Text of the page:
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Home / Courts / N.C. Business Court / Tort/Negligence – Interference with Contract – Choice of Law – Covenant Not to Compete – Consideration

Tort/Negligence – Interference with Contract – Choice of Law – Covenant Not to Compete – Consideration

Plaintiff alleges that defendant – plaintiff’s competitor – induced plaintiff’s former employee to breach the non-compete and nondisclosure covenants of her employment contract, which has a Delaware choice of law provision, and the covenants of which were supported with the consideration of continued employment, continued access to confidential information and a new equity award of restricted stock units. Defendant argues that the contract should be governed by North Carolina law and that the stock award was illusory, making the covenants unenforceable for lack of consideration. Defendant’s arguments are not supported by the allegations of the complaint – the only document the court considers when deciding defendant’s motion to dismiss under N.C. R. Civ. P. 12(b)(6).

The court denies defendant’s motion to dismiss.

Plaintiff is a Delaware company, and the forms of consideration alleged in the complaint are valid under Delaware law.

Defendant contends that applying Delaware law would be contrary to the fundamental public policy of North Carolina. Even if that were true, defendant has neither argued nor shown that North Carolina has a materially greater interest in this issue than Delaware and that North Carolina law would apply absent the choice-of-law provision. These are key omissions. Public policy alone is no basis to disregard the parties’ choice of law.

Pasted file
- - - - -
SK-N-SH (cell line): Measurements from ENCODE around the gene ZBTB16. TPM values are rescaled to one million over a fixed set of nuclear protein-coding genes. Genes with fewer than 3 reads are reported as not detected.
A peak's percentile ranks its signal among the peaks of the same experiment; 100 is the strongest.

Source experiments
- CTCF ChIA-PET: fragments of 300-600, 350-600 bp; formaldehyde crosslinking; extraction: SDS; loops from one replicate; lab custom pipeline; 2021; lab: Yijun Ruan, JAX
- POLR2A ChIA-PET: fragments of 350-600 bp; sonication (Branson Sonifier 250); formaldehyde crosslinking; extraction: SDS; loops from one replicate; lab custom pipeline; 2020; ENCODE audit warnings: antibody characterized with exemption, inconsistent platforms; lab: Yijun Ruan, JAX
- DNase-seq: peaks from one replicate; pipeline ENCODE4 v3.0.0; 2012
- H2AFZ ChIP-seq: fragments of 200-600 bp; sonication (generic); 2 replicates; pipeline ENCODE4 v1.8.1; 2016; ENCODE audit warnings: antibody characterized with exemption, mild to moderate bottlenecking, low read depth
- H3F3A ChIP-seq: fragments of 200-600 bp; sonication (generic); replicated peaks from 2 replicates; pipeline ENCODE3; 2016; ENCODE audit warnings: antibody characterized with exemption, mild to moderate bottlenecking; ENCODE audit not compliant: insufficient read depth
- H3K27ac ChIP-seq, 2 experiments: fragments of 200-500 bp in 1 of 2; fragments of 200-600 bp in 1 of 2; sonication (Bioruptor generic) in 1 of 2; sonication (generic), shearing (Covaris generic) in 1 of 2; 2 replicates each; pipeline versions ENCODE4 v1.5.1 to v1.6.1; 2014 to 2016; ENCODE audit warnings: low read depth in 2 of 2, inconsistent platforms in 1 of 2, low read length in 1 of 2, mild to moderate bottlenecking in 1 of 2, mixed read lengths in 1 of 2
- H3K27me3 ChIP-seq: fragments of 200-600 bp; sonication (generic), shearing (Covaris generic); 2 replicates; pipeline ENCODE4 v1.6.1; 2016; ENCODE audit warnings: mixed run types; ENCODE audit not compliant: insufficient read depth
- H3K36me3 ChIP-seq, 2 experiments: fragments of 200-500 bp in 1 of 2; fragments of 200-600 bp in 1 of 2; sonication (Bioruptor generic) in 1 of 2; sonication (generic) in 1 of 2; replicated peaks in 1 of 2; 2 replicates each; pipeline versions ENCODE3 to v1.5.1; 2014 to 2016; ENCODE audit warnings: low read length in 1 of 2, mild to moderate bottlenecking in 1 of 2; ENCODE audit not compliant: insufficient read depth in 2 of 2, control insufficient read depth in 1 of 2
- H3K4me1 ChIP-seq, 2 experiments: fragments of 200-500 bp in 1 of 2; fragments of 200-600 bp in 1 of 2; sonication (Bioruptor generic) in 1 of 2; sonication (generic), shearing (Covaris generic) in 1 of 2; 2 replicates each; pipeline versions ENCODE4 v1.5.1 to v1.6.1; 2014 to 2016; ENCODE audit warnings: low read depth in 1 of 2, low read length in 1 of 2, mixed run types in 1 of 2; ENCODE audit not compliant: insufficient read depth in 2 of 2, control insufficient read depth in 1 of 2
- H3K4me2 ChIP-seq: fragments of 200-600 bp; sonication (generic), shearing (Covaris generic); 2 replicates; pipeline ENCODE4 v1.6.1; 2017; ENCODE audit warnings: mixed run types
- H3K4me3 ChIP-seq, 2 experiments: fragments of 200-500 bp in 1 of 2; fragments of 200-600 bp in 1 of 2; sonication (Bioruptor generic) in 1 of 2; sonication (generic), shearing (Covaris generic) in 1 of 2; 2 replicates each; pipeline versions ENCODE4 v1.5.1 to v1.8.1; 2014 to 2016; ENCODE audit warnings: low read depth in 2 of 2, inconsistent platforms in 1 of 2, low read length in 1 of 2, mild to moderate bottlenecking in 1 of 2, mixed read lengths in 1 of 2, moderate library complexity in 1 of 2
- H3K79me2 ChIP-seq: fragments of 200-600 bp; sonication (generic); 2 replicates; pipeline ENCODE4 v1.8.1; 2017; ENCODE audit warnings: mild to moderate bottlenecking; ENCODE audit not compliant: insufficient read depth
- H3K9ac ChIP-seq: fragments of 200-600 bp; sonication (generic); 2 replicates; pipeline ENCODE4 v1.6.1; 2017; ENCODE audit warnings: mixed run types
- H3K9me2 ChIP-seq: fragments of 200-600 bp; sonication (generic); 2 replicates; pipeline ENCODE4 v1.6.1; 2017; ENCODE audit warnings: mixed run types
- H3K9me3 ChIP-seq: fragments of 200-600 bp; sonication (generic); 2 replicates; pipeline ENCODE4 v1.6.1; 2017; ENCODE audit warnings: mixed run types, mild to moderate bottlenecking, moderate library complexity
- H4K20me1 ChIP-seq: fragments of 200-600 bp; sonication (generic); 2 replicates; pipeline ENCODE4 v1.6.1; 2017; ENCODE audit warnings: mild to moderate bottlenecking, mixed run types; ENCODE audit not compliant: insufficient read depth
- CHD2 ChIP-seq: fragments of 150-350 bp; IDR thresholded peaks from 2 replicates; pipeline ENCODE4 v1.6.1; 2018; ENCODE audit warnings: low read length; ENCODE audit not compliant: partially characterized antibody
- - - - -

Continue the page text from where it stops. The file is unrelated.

Deciding whether one state or another has a materially greater interest in a dispute is a fact-intensive inquiry, one that courts often deem ill-suited to a Rule 12(b)(6) motion.

And it would be error to assume—again, as defendant apparently does—that North Carolina law would govern this contract dispute absent the choice-of-law provision. Generally, when the parties have not chosen otherwise, the law of the jurisdiction where the contract is executed governs. But the complaint does not say where plaintiff and its former employee executed their agreement. This is a question for discovery.

Motion denied.

IQVIA, Inc. v. Circuit Clinical Solutions, Inc. (Lawyers Weekly No. 020-001-23, 9 pp.) (Adam Conrad, J.) Michael Lord and Lauren Fussell for plaintiff; Todd Sullivan and Douglas Hanna for defendant. 2023 NCBC 1

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